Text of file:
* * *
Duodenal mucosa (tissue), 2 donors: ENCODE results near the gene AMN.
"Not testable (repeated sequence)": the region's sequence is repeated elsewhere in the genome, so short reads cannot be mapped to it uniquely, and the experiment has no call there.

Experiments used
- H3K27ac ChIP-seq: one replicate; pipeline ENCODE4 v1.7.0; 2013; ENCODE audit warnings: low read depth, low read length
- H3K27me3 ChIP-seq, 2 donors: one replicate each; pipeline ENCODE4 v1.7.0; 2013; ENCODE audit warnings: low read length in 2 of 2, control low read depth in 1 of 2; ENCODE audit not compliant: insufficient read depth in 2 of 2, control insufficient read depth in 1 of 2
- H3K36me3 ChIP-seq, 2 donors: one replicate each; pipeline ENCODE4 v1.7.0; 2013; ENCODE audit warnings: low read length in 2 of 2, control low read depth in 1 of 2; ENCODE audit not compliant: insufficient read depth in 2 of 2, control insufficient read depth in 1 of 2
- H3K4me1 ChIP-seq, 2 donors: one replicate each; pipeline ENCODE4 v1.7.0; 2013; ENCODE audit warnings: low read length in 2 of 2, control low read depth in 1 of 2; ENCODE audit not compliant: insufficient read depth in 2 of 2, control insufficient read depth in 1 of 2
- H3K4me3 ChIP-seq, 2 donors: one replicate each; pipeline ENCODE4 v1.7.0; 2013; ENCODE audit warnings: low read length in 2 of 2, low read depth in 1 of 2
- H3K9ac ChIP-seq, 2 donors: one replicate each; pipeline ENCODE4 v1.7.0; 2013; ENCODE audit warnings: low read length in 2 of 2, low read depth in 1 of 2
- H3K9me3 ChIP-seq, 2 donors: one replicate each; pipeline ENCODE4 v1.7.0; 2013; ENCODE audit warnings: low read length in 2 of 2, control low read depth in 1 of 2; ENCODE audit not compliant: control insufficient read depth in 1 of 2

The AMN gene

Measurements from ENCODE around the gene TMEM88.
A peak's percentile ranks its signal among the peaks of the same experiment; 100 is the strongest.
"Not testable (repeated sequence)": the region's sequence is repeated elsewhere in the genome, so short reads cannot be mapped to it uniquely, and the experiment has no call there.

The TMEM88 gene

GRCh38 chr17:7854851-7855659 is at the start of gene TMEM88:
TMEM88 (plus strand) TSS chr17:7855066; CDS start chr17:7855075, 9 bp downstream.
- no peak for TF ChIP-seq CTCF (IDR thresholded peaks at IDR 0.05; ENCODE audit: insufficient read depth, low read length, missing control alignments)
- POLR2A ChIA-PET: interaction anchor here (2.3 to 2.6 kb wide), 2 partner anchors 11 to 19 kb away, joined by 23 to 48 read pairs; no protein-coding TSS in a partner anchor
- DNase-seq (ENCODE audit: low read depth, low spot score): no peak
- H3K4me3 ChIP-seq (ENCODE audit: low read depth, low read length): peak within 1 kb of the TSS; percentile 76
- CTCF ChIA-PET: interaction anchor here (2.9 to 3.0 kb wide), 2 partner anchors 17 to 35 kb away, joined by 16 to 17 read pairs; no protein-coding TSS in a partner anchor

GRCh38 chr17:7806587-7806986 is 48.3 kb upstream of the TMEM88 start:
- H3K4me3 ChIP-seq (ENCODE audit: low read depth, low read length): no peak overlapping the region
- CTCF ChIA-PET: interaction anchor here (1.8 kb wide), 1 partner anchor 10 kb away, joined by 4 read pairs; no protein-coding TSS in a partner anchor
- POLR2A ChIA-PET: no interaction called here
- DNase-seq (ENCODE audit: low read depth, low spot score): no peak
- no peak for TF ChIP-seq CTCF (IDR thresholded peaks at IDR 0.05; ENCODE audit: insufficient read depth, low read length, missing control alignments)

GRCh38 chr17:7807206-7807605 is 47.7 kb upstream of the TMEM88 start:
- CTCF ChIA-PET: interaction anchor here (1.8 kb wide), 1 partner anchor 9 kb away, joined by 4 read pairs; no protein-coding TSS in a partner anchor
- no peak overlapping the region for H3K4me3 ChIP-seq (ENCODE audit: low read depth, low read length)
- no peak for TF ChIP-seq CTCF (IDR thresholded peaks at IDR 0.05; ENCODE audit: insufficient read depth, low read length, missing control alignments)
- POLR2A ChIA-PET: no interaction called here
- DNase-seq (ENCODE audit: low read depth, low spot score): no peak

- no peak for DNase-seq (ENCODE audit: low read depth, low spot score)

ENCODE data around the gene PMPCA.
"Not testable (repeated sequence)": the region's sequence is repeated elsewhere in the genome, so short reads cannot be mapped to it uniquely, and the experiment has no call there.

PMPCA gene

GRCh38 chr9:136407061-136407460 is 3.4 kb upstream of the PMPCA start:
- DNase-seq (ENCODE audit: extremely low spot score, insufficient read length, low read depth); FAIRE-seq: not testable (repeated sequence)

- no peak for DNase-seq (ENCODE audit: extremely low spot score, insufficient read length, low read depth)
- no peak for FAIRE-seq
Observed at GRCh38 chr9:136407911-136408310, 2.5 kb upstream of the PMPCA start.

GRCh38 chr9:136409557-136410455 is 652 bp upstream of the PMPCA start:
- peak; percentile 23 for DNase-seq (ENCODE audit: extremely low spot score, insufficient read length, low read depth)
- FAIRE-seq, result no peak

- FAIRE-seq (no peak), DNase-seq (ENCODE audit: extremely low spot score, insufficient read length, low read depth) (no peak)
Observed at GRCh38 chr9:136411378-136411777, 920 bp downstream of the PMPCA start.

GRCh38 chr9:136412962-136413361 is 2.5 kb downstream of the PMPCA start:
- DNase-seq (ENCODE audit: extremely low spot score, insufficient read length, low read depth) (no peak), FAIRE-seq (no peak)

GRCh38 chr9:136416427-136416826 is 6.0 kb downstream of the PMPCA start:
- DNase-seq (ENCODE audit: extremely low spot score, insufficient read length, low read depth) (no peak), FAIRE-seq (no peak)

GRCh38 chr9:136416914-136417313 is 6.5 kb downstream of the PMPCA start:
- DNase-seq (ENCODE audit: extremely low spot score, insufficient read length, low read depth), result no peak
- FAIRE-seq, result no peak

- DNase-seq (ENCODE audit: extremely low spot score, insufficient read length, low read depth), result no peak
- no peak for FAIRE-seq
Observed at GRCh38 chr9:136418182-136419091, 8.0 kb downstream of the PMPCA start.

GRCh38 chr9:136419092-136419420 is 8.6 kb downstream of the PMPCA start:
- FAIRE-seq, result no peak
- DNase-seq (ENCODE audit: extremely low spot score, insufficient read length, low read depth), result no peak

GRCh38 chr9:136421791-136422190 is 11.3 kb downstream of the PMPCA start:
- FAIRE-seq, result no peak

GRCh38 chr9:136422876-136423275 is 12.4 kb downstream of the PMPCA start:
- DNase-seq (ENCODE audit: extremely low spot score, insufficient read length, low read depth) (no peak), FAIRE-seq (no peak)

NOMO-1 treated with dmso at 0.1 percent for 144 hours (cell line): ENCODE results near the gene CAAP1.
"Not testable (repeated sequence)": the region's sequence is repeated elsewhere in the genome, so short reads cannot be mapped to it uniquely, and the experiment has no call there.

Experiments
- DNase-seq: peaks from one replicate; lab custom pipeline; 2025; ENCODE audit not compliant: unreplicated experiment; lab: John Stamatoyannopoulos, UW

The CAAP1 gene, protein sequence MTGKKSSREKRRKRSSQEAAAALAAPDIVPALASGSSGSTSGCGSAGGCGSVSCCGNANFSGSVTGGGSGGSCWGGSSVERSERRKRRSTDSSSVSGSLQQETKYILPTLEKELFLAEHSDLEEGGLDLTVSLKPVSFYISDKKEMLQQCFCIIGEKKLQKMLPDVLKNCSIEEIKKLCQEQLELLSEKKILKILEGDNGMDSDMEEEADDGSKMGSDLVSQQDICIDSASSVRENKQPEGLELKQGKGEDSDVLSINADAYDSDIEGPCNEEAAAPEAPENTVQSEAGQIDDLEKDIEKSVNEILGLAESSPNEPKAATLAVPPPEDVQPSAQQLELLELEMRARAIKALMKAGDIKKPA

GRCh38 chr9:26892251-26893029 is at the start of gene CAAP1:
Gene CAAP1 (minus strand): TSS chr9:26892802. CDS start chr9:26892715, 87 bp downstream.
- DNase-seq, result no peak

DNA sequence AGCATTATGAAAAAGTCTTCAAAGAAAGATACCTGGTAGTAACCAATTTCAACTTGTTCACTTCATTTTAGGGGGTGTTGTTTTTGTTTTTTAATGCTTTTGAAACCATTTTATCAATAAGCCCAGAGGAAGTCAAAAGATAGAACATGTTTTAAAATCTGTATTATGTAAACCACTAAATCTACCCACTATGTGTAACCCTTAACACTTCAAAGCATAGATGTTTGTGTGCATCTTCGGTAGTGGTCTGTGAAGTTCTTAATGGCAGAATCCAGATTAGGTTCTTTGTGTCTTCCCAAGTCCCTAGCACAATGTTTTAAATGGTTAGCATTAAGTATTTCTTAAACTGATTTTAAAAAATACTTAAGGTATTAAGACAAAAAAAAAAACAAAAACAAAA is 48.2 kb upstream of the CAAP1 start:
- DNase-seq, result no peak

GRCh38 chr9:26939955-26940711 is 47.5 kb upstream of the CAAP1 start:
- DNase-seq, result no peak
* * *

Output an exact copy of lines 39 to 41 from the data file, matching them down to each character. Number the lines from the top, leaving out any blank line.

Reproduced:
GRCh38 chr9:136407061-136407460 is 3.4 kb upstream of the PMPCA start:
- DNase-seq (ENCODE audit: extremely low spot score, insufficient read length, low read depth); FAIRE-seq: not testable (repeated sequence)

- no peak for DNase-seq (ENCODE audit: extremely low spot score, insufficient read length, low read depth)